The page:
photo credits: Wikimedia Commons
Joyce Carol Oates
country of citizenship: United States of America
languages spoken, written or signed: English
educated at: University of Detroit Mercy, Rice University, Syracuse University, University of Wisconsin–Madison, Williamsville South High School
occupation: playwright, poet, novelist, essayist, autobiographer, writer, screenwriter, university teacher, professor, children's writer, author, diarist
award received: Guggenheim Fellowship, National Humanities Medal, Humanist of the Year, Prix Femina étranger, O. Henry Award, Pushcart Prize, Stone Award for Lifetime Literary Achievement, St. Louis Literary Award, National Book Award for Fiction, Rea Award for the Short Story, Bram Stoker Award for Novel, PEN/Malamud Award, Oprah's Book Club, Helmerich Award, Common Wealth Award of Distinguished Service, grand prix de l'héroïne Madame Figaro du roman étranger, New Jersey Hall of Fame, honorary doctor of Brandeis University, honorary doctor of the Northwestern University, Prix mondial Cino Del Duca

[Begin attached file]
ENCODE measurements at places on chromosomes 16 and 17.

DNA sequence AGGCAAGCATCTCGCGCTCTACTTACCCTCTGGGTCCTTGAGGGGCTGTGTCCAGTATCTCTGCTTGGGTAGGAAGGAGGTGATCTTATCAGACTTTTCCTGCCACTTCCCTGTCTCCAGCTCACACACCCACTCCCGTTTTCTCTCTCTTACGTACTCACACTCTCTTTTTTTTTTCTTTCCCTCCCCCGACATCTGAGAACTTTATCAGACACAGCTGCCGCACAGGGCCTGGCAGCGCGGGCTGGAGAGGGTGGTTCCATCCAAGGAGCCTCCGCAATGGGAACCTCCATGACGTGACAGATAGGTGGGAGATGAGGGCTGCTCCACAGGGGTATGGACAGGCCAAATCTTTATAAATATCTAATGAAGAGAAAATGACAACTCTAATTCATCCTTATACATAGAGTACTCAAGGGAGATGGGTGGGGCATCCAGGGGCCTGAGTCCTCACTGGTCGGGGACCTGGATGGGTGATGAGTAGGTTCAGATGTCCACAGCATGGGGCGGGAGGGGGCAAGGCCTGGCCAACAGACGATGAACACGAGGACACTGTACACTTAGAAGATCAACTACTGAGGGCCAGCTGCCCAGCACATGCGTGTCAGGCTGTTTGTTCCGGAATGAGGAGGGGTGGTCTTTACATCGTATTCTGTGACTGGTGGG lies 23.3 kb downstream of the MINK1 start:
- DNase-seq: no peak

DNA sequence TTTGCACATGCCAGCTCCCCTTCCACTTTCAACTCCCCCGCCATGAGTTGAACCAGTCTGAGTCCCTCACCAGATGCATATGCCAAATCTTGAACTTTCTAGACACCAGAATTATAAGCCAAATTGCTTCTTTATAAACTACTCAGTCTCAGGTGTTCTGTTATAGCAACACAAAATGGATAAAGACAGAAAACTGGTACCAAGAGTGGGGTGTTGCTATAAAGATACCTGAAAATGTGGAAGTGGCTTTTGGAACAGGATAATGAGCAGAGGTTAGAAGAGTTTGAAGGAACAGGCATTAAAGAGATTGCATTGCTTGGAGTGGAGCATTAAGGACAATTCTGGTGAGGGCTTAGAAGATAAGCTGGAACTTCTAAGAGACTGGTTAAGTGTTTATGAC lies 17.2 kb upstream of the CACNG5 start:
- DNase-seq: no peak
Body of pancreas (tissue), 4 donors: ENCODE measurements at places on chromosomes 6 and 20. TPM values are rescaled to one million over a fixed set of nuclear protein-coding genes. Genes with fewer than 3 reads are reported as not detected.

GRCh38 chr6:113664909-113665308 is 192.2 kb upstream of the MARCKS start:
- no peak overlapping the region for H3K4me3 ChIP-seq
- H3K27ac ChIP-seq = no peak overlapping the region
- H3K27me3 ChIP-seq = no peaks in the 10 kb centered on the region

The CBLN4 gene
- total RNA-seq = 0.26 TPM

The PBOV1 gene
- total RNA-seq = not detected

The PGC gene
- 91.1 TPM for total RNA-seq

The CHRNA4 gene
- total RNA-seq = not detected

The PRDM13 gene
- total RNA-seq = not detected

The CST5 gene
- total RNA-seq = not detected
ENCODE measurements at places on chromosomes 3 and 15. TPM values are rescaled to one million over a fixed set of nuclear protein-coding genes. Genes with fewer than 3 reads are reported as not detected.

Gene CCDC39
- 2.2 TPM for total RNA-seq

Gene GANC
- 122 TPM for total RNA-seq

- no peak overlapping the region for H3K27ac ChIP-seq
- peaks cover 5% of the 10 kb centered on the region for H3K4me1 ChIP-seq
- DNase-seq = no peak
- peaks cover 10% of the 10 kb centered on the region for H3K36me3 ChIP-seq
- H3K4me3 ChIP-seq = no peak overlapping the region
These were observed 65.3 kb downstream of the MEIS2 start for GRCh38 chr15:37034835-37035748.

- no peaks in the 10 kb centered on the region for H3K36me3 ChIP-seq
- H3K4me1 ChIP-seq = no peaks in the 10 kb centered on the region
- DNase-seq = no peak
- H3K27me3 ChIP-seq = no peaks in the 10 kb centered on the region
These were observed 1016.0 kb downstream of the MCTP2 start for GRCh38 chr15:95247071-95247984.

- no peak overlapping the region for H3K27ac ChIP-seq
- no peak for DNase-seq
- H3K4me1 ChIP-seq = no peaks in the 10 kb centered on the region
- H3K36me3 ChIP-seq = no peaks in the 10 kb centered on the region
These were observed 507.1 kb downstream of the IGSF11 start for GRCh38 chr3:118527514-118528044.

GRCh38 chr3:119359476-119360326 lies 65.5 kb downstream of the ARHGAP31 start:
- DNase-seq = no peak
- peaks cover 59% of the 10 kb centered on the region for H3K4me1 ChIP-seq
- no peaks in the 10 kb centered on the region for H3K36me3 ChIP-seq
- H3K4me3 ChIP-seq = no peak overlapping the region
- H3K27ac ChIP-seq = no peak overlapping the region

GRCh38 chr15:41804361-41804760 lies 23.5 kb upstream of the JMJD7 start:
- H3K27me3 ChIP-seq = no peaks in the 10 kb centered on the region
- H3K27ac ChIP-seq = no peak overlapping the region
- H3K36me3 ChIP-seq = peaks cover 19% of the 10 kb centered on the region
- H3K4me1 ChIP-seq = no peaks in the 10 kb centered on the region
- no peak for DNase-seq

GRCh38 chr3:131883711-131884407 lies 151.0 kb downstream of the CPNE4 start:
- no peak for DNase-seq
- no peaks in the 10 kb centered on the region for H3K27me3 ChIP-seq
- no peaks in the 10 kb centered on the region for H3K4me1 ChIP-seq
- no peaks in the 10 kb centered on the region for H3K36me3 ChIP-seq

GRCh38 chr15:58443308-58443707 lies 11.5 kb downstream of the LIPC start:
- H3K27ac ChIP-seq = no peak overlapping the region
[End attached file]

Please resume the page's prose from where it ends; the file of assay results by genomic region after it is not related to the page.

influenced by: Charlotte Brontë, Henry James, Flannery O'Connor, H. P. Lovecraft, Ernest Hemingway, William Faulkner, D. H. Lawrence, Doris Lessing, Edgar Allan Poe, Charles Dickens, Emily Brontë, Lewis Carroll, James Joyce, Fyodor Dostoyevsky, Franz Kafka
Joyce Carol Oates (born June 16, 1938) is an American writer. Oates published her first book in 1963, and has since published 58 novels, a number of plays and novellas, and many volumes of short stories, poetry, and non-fiction. Her novels Black Water (1992), What I Lived For (1994), and Blonde (2000), and her short story collections The Wheel of Love (1970) and Lovely, Dark, Deep: Stories (2014) were each finalists for the Pulitzer Prize. She has won many awards for her writing, including the National Book Award, for her novel them (1969), two O. Henry Awards, the National Humanities Medal, and the Jerusalem Prize (2019).
Oates taught at Princeton University from 1978 to 2014, and is the Roger S. Berlind '52 Professor Emerita in the Humanities with the Program in Creative Writing. She is a visiting professor at the University of California, Berkeley, where she teaches short fiction.Oates was elected to the American Philosophical Society in 2016.
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